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04.17.2014

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July 19, 2010 8:57 PM

Fashion, Retail

Does This Bug You, Too?

Oh, for the good old days, when getting the bugs out meant working through the quirks of an imperfect computer program....

Oh, for the good old days, when getting the bugs out meant working through the quirks of an imperfect computer program. Now, it means getting the bugs out. Literally. Disgusting, crafty bugs that can make themselves vilely inconspicuous, when it suits their purposes, the nasty little bloodsuckers.

Surely most people reading this have heard the industry truism “twice a coincidence, three times a trend.” Well, folks, after the third identification — make that the third published identification — of bedbugs in a mainstream Manhattan store last week, we now have a trend on our hands, and it’s no micromini.
Just when you thought things had started to turn around for the industry — people starting to shop again; luxury experiencing an uptick — along come bedbugs. Most of us have been reading and watching inflammatory television news features on bedbugs, how they’ve infiltrated hotels and apartment living to a stunning degree, how magical paw-tapping dogs somehow find them and how — once settled into the nooks, crannies and fabric folds — miserably difficult they are to expunge. Oh, and the bite welts — lovely.

We can’t blame the bedbugs. Like ourselves, they were put here by God or nature, depending upon your point of view, for a reason, which, scientifically at least, is the survival of the species. They seem to be doing fine in that department, thank you and Darwin very much.

So what’s being done to challenge them? This column was intended to convey what the industry as a whole and major individual retail organizations are doing proactively to prevent major infestations. Along the way, queries went out to a number of retailers and a lone designer house, Ralph Lauren, because he continues to set the gold standard for designer retailing.

On the upside, according to an entomologist from Rutgers, a massive retail infestation would be unlikely. “If you say enormous, meaning thousands [of bedbugs], that’s probably unlikely. Because once you find thousands, you see them very easily,” said Changlu Wang, Ph.D. On the downside, controlling bedbugs is very difficult for a number of reasons, including chemical killers that aren’t as strong as they used to be and the fact that the bugs can elude detection for a long time. “An infestation can be unnoticed for months, and in those months, it can spread,” Wang said.

So, what about industry prevention? A Limited Brands spokesman e-mailed that last week’s Victoria Secret problem was picked up in a preemptive check: “As a proactive measure, we tested our Manhattan stores. When we found small, isolated areas that may have been impacted, we immediately took action to resolve the situation.”

As for what others are doing, a day of asking around produced the conclusion that the prevailing industry response is ostrichlike, heads in the sand. Appalling. Perhaps, especially at the luxury level, retailers are afraid that addressing the issue publicly is tantamount to admitting that they have the problem — not necessarily the case. On the other hand, just ask any private school mom who has suffered thorough the indignities of a kid with head lice if bugs respect economic divides. They don’t (this writer has that on excellent authority).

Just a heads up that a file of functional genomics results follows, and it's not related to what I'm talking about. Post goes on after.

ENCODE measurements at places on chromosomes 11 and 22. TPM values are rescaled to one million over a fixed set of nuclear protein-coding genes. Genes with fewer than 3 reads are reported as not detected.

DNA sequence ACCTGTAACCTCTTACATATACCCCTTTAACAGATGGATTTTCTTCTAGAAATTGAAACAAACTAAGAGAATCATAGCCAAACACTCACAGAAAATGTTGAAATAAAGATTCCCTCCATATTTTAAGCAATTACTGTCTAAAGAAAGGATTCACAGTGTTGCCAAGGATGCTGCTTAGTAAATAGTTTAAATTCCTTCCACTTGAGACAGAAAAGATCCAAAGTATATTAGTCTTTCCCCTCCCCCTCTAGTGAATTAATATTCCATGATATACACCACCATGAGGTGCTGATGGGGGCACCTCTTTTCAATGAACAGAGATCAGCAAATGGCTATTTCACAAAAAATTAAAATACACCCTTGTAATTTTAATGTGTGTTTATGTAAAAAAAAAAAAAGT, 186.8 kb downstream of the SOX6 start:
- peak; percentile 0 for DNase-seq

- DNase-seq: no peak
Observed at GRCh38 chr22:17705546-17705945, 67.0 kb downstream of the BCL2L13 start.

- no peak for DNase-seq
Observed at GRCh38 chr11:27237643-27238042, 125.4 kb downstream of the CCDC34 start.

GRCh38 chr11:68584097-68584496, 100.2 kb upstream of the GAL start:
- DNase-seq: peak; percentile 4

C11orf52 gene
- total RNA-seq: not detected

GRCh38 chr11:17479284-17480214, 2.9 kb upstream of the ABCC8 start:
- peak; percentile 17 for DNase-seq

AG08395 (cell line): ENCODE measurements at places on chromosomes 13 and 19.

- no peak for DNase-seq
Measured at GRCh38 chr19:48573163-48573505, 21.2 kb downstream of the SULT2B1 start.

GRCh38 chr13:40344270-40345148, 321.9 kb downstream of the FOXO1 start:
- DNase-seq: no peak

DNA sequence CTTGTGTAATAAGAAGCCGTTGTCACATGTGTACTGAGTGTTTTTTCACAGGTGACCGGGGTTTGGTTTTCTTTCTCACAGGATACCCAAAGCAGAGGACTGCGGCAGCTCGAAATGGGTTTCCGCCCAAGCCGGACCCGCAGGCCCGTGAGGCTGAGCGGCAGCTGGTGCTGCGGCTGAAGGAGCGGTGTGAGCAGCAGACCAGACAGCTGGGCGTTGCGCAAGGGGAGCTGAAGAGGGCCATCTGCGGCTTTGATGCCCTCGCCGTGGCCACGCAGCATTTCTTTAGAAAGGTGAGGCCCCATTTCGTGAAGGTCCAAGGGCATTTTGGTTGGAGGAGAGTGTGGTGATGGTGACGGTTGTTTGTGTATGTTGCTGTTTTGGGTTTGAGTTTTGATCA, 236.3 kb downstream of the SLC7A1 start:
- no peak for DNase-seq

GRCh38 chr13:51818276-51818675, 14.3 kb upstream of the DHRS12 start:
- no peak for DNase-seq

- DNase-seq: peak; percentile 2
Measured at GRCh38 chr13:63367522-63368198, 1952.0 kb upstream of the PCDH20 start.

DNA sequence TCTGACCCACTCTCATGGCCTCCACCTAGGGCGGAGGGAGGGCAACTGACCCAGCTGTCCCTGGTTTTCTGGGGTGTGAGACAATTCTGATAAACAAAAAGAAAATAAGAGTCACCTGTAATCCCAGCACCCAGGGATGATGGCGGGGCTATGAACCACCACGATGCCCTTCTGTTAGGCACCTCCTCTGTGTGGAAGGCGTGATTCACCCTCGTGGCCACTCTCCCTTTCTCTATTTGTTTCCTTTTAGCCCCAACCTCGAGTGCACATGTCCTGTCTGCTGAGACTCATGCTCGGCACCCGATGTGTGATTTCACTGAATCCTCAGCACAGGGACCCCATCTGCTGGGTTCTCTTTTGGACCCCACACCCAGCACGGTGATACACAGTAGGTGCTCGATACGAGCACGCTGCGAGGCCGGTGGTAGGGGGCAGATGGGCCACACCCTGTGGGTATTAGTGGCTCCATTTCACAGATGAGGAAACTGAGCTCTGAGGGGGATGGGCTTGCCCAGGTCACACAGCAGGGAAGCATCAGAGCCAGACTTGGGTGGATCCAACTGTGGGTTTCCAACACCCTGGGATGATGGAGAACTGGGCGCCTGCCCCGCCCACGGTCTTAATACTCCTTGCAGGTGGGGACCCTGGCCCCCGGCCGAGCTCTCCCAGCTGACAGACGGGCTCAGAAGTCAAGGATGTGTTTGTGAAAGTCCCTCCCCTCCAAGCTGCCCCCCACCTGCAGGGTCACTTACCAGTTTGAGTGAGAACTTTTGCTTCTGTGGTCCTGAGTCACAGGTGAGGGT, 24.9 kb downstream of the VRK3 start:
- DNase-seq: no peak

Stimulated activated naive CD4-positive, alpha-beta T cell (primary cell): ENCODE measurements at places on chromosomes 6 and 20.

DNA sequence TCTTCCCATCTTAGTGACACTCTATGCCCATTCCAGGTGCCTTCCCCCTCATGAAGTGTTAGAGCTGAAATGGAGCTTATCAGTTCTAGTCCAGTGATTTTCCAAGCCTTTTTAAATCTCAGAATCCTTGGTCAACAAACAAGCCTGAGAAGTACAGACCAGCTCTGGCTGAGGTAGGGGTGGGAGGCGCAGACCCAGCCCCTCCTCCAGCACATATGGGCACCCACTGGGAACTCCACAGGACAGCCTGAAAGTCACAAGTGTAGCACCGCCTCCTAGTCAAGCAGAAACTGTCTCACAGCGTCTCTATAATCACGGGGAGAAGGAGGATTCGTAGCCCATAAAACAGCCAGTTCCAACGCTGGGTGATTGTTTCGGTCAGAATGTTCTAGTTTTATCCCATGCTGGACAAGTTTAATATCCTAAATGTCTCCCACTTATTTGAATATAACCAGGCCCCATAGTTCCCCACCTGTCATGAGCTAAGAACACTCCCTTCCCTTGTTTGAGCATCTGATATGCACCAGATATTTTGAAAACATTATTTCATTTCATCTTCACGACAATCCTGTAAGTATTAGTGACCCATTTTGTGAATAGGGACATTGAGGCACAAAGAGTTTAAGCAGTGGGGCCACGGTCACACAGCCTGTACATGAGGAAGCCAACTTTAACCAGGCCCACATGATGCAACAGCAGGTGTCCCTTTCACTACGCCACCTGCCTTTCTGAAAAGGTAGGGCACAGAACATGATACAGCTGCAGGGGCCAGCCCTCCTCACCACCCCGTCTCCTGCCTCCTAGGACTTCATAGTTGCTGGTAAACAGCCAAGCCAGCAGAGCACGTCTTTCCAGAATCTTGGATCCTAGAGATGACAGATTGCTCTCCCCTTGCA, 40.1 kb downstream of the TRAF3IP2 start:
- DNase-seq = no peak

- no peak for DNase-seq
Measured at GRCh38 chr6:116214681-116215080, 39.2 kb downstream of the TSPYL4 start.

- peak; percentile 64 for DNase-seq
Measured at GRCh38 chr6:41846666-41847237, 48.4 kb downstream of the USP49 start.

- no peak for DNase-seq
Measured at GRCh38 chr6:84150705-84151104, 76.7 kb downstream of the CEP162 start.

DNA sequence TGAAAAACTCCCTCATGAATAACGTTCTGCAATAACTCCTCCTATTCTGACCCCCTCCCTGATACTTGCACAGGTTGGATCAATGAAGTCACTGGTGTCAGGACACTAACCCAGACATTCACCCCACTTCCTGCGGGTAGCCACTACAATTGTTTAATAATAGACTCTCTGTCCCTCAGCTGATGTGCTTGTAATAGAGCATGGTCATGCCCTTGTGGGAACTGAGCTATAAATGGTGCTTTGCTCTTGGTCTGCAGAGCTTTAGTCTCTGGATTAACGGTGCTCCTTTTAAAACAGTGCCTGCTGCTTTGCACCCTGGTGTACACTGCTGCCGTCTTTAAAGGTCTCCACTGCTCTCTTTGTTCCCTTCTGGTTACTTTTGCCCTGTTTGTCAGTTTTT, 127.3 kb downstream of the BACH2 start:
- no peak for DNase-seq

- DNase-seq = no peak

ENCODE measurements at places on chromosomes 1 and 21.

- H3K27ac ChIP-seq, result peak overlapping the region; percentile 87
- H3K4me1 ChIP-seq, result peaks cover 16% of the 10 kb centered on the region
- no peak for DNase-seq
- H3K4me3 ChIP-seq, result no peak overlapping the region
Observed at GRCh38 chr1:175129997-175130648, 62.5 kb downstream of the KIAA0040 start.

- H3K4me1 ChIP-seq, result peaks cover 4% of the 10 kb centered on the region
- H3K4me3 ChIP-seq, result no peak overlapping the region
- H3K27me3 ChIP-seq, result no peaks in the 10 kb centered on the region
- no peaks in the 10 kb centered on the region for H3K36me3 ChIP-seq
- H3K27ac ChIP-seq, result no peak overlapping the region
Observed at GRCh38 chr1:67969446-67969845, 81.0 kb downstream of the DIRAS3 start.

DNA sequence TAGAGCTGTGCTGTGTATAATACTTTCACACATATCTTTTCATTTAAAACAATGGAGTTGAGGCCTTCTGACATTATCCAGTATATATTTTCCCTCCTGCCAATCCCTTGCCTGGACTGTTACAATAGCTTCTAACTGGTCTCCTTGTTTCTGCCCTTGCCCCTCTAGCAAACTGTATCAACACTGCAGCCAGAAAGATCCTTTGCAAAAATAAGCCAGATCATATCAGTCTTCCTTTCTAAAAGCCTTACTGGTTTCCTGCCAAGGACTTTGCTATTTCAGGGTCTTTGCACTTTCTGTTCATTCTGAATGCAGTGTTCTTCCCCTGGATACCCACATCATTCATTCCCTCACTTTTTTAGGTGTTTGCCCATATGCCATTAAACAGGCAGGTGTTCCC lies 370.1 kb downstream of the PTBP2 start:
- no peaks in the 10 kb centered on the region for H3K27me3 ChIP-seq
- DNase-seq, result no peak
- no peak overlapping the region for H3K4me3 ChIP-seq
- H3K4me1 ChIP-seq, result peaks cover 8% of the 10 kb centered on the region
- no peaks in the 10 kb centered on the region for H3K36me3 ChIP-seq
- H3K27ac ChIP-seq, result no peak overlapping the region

That said, e-mails to retailers and the CFDA did not inquire about specific infestations. Rather, the focus was on preemptive measures, both industrywide and specific to individual organizations; plans should infestation occur; whether there has been specific contact with the City about the problem; anyone imagine a worse p.r. disaster?

“It has not come up as a concern from our membership, but clearly it has the potential to greatly affect the industry. The CFDA is ready to actively engage if the situation warrants it and is open to direction and advice from those who are experienced in this area,” the CFDA’s Steven Kolb answered via e-mail. If his response reads as less than enthusiastic, it came after a single e-mail query. Bergdorf Goodman, too, offered a guarded response: “We are currently in the process of formulating a plan.”

Lord & Taylor’s Brendan Hoffman gave a statement himself: “We don’t have a problem, but as a precaution, we have increased the frequency of our exterminator to once a week to ensure we have no issue.”

Others were less forthcoming.

Saks Fifth Avenue: “Unfortunately, at this time, Saks Fifth Avenue is unable to comment on your story.”

Bloomingdale’s: “Think we will pass on this.”

J. Crew: “Regarding your story, I don’t think we are going to be much of a help.”

Ralph Lauren: “We can’t participate.”

P.r.’s at Gap referred the inquiries to other p.r.’s who ultimately didn’t come through. Nor did Macy’s.

Meanwhile, my reporter and consumer selves find this perplexing, both of us thinking of all those umpteen-ply fall knits already in the stores, and the longhair furs, with so many bug-friendly folds and crevices. Can one conjure a better reason to shop one’s closet? Bottom line: Paying customers and prospective paying customers have a right to know if there’s a game plan. If yes, what is it? If not, why not?

I took the question to the ultimate damage-control guru, Howard Rubenstein. “The problem has already been found in three stores. It has to be dealt with,” Rubenstein advised. “First, a trade association should call on all of its members to scrutinize the stores. Each of them should go way out of their way after hours or before hours to see if they can find any infestation, and if they find one, deal with it immediately. As an industry, they should look very aggressive in trying to protect the consumer.”

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